S: I think this is understandable…but…listen, I am trying to put myself in your shoes in front of that gaze of Patricia, and I can experience your own angry sense of injustice … but if I look inside, I see in myself something that precedes this anger, something more painful … that could make me react with anger…I wonder if something similar may have happened to you, too…

J: (sad expression).

S: your expression has changed. What are you feeling now while Patricia is looking at you with that gaze?

J: (pause)…it’s a sort of weakness…sadness…

S: uhm…is there any image that comes to your mind right now?

(long pause)

J: yes…it is very difficult for me to say this…I see my mother’s face looking at me with no expression, it’s empty (moved)… it was an expression that could suddenly change and become angry at me, even if I had done nothing wrong…

In the following part of the supervision, Judy was able to tell the supervisor that growing up she had suffered the consequences of her mother’s severe dysphoric depression, and her father’s physical and emotional detachment. The supervisor helped Judy to see that perhaps her urge to reassure the patient about the purity of her intentions reenacted the child part of Judy’s identity who had tried countless times to “apologize” to her mother for being wrong, in an attempt to get a signal of love from her or to avoid her anger. It was as if in front of the patient’s apparent “detachment” and “disapproval,” Judy was again—at a procedural level—in front of her mother and was saying “please forgive me for not being the daughter you want, a daughter capable of making you happy.” The supervisor also helped Judy to see that, as had happened with her mother, also in the interaction with Patricia the failure of this attempt generated a state of “switching off” (weakness) and psychological pain: a state of psychological collapse, slowing down of vital functions (32). Judy also recognized that this tendency to fear detachment and disapproval had also occurred with other patients. Moreover, she recognized that she had addressed these issues of her developmental history during her personal psychotherapy, but she had never realized how these traumatic contents were implicitly reactivated in interactions with patients. Finally, on this basis Judy and the supervisor came to understand that there was a sort of symmetry in the internal traumatic dynamics of the members of the therapeutic dyad: in Patricia, an identity part guided by suspiciousness (at times delusional), detachment and withdrawal from the relationship constituted a sort of strategy to protect a traumatized and painful identity part; similarly, in Judy, a relational strategy based on “apologizing” and trying to conform to how she imagined the other wanted her to be, protected a traumatized part related to the repeated experience of her mother’s detachment and anger.3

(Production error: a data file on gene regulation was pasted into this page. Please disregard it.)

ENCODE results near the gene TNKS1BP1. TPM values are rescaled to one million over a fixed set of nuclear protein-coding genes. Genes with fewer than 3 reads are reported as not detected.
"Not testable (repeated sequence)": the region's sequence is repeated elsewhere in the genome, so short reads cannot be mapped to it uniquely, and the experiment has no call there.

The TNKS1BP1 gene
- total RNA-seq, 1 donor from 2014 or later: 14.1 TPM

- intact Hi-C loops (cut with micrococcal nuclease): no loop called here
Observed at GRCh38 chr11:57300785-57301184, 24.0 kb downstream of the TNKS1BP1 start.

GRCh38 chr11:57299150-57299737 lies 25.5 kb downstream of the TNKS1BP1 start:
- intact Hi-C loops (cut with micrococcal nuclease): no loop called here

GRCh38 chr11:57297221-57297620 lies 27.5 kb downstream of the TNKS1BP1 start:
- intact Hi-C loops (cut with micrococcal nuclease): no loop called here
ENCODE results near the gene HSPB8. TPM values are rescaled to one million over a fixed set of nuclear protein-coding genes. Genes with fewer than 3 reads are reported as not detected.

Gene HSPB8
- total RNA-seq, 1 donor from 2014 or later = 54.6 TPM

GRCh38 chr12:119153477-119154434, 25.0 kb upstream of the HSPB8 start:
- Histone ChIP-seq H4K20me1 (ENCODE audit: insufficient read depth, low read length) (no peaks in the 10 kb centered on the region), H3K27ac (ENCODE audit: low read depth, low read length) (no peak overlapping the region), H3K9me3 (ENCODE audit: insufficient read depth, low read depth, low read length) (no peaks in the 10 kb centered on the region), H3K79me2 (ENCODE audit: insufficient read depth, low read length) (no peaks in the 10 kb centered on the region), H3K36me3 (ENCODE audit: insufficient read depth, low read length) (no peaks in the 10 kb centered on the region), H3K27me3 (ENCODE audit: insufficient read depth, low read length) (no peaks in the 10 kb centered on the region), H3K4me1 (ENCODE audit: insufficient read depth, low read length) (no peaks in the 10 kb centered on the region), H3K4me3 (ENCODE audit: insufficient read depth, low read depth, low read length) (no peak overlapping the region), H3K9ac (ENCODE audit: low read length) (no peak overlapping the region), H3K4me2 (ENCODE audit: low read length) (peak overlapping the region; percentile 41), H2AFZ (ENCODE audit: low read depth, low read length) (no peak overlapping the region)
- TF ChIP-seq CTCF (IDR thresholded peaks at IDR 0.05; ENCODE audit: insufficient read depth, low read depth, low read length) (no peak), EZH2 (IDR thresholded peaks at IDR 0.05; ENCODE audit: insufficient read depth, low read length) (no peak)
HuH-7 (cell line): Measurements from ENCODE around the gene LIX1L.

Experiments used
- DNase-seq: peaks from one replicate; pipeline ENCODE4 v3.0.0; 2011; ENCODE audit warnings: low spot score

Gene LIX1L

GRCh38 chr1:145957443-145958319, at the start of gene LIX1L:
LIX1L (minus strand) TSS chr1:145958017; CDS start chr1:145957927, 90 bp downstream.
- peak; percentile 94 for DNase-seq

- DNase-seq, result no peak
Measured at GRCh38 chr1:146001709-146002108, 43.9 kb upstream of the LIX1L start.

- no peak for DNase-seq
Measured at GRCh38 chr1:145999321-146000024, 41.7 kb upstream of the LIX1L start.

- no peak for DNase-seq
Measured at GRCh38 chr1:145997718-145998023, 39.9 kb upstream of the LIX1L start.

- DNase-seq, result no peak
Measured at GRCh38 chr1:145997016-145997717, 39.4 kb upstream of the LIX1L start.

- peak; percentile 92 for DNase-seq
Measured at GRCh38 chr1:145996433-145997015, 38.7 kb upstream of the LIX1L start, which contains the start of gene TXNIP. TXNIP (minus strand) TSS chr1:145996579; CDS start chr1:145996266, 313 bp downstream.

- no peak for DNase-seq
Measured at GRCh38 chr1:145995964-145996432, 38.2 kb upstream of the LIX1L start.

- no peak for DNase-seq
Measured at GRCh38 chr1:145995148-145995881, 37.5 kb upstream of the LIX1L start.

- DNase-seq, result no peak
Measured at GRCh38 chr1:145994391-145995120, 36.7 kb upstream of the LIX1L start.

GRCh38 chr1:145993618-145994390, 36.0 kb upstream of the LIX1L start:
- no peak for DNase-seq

At the end of the supervision, Judy told the supervisor that she felt relieved and that she could really “see” Patricia’s suffering now.

4. The impact of supervision on therapy

The therapeutic session following the supervision started with a long silence. Although Patricia had a diffident expression, Judy felt serene, and she felt no urgency to make any intervention. Thanks to the supervision, she was aware that the experience of feeling understood about her DT and becoming able to attune with Patricia’s own DT could be considered the two sides of the same coin. It was this awareness that prompted her to make the following intervention: “Listen, Patricia, I want to share with you what is going on inside of me right now. There is a part of me that feels in trouble because she feels like she is walking on eggshells out of fear that any of my words might hurt, offend or harm you, or, maybe, scare you; but then there is also another part that manages to be in touch with a need in Patricia, which is not clearly focused, which brings her here in front of me, despite the risks that this relationship may entail.” Patricia changed expression, looked Judy in the eyes with a nuanced smile, nodded imperceptibly. Judy then asked her how she was feeling at that precise moment, and the patient replied that she felt ‘on the edge,” a state that—with Judy’s help—Patricia understood as of alarming uncertainty about the safety of the relationship. Judy then helped Patricia to recognize that her hypervigilant and mistrustful part protected her from her need for closeness, and then said to her: “it seems that when you seek my closeness and you obtain it, you initially feel comfort but, immediately afterwards, you fear that the connection with me is unreal and that I have the power to hurt you, and consequently this makes me very dangerous at the very moment in which I seem closest to you.” Patricia nodded sadly.